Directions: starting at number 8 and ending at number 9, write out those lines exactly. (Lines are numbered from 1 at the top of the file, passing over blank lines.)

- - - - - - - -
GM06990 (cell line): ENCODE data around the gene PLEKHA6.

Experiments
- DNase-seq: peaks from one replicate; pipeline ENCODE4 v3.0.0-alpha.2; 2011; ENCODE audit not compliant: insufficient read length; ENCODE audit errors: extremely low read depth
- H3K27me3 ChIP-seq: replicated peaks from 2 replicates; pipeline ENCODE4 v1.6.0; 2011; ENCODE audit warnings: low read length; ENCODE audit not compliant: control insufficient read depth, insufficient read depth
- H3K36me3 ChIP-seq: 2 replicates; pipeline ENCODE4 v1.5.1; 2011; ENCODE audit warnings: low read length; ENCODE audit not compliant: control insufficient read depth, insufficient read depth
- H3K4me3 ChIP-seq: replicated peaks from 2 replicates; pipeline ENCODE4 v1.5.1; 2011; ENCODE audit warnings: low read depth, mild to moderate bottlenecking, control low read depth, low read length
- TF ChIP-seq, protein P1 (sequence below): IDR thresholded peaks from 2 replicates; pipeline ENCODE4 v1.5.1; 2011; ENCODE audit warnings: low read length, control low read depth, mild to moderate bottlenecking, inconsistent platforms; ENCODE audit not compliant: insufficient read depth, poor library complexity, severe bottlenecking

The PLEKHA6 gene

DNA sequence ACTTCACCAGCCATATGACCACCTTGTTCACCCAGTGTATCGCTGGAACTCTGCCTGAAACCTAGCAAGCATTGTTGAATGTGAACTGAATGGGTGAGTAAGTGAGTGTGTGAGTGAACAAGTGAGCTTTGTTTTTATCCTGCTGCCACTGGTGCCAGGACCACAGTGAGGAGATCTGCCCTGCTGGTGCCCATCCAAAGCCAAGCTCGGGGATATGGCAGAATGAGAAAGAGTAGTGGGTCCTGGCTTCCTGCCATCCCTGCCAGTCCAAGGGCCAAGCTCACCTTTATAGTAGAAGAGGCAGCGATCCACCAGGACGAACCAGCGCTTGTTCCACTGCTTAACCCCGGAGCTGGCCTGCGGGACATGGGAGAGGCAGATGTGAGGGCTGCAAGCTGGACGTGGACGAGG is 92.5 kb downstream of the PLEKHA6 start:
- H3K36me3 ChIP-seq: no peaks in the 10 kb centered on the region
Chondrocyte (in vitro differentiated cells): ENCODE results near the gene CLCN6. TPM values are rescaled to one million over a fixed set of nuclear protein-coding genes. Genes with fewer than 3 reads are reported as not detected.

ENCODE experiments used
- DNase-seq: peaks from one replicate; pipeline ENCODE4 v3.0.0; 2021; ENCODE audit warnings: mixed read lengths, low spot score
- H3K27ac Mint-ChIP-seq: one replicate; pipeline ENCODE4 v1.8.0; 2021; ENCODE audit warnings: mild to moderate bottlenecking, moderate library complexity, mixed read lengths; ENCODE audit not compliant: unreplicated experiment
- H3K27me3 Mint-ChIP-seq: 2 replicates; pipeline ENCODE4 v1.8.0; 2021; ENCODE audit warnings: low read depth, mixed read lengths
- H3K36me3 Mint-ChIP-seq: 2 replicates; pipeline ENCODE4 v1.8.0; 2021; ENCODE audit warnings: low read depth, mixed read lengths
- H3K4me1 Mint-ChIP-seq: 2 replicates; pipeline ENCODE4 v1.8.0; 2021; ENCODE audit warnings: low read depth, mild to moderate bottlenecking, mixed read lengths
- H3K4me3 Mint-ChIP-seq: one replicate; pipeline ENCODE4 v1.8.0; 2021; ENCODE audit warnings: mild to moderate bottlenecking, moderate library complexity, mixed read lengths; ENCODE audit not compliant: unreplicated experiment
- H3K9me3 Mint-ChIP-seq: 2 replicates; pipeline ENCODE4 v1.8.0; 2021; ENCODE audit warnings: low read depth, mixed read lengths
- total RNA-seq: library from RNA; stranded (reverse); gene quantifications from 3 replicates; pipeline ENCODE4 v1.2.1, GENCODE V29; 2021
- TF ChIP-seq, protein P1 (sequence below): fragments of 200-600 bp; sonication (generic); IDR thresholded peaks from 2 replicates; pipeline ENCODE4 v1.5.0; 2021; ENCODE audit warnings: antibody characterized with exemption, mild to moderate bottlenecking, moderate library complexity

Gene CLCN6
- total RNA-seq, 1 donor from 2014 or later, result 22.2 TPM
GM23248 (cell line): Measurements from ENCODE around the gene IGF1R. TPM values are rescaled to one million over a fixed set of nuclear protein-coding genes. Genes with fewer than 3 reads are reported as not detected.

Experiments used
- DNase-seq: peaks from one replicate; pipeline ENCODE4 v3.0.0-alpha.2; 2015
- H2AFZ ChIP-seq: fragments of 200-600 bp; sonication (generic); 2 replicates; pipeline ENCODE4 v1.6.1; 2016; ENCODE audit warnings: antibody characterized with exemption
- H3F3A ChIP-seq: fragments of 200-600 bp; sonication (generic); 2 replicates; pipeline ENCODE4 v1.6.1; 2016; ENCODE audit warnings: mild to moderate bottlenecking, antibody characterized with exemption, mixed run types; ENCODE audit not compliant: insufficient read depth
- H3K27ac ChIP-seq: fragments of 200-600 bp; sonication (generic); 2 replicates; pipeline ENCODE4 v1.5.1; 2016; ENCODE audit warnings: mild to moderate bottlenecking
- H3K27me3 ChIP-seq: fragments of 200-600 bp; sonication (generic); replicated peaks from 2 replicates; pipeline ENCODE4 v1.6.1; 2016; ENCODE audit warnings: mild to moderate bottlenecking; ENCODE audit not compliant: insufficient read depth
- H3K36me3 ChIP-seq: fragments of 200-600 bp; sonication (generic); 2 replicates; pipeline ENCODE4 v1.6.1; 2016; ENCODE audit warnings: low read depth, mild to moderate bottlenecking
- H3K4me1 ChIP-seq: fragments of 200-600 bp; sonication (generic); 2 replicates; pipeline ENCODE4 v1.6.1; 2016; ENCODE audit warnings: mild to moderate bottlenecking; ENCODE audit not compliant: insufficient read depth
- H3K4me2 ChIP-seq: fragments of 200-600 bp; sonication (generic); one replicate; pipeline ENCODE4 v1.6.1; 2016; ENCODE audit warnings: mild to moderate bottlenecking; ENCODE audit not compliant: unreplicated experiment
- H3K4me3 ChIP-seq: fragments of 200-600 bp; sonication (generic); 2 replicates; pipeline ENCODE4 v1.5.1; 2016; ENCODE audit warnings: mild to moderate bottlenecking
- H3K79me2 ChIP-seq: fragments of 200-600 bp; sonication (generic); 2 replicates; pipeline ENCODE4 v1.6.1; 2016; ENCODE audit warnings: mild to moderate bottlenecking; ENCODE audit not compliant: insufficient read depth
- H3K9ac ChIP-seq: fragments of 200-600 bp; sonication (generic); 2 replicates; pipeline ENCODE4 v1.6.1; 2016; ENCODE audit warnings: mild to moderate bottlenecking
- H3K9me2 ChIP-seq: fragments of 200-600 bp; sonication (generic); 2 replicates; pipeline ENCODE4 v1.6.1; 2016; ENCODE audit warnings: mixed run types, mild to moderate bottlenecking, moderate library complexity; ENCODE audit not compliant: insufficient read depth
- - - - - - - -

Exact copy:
The PLEKHA6 gene

DNA sequence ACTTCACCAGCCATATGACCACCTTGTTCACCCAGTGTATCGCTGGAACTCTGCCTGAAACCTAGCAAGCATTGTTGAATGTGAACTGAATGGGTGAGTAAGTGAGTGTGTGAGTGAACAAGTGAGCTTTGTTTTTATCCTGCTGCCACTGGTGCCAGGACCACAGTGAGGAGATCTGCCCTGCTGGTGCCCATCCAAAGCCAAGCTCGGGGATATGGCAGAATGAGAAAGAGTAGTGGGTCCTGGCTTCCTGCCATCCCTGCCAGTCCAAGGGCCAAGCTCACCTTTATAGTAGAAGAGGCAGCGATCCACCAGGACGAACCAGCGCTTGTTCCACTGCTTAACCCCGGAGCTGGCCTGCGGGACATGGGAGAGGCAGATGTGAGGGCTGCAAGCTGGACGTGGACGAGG is 92.5 kb downstream of the PLEKHA6 start: